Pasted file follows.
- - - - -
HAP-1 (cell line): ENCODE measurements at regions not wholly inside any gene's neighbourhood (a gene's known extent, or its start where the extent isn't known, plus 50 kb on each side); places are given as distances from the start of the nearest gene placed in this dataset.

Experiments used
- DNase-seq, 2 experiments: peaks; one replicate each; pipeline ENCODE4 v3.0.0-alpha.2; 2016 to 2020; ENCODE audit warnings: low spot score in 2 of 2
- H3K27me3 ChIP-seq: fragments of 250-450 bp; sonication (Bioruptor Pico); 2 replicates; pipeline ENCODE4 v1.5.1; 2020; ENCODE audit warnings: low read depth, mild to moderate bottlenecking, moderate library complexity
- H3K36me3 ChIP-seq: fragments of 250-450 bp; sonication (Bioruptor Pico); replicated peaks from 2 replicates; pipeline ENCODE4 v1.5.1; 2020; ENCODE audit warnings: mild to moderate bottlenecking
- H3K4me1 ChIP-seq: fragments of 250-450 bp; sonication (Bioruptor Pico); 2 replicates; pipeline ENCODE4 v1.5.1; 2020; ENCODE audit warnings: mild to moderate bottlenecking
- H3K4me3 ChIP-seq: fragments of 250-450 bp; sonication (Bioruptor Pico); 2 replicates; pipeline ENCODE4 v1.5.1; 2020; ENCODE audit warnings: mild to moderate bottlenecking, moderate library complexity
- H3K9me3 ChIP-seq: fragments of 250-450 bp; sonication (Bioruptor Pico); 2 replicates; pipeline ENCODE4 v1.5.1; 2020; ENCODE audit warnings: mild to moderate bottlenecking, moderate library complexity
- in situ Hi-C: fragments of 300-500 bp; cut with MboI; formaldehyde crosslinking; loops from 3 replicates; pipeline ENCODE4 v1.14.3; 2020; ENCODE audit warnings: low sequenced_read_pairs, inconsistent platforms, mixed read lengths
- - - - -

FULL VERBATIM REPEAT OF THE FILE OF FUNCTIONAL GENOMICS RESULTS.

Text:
HAP-1 (cell line): ENCODE measurements at regions not wholly inside any gene's neighbourhood (a gene's known extent, or its start where the extent isn't known, plus 50 kb on each side); places are given as distances from the start of the nearest gene placed in this dataset.

Experiments used
- DNase-seq, 2 experiments: peaks; one replicate each; pipeline ENCODE4 v3.0.0-alpha.2; 2016 to 2020; ENCODE audit warnings: low spot score in 2 of 2
- H3K27me3 ChIP-seq: fragments of 250-450 bp; sonication (Bioruptor Pico); 2 replicates; pipeline ENCODE4 v1.5.1; 2020; ENCODE audit warnings: low read depth, mild to moderate bottlenecking, moderate library complexity
- H3K36me3 ChIP-seq: fragments of 250-450 bp; sonication (Bioruptor Pico); replicated peaks from 2 replicates; pipeline ENCODE4 v1.5.1; 2020; ENCODE audit warnings: mild to moderate bottlenecking
- H3K4me1 ChIP-seq: fragments of 250-450 bp; sonication (Bioruptor Pico); 2 replicates; pipeline ENCODE4 v1.5.1; 2020; ENCODE audit warnings: mild to moderate bottlenecking
- H3K4me3 ChIP-seq: fragments of 250-450 bp; sonication (Bioruptor Pico); 2 replicates; pipeline ENCODE4 v1.5.1; 2020; ENCODE audit warnings: mild to moderate bottlenecking, moderate library complexity
- H3K9me3 ChIP-seq: fragments of 250-450 bp; sonication (Bioruptor Pico); 2 replicates; pipeline ENCODE4 v1.5.1; 2020; ENCODE audit warnings: mild to moderate bottlenecking, moderate library complexity
- in situ Hi-C: fragments of 300-500 bp; cut with MboI; formaldehyde crosslinking; loops from 3 replicates; pipeline ENCODE4 v1.14.3; 2020; ENCODE audit warnings: low sequenced_read_pairs, inconsistent platforms, mixed read lengths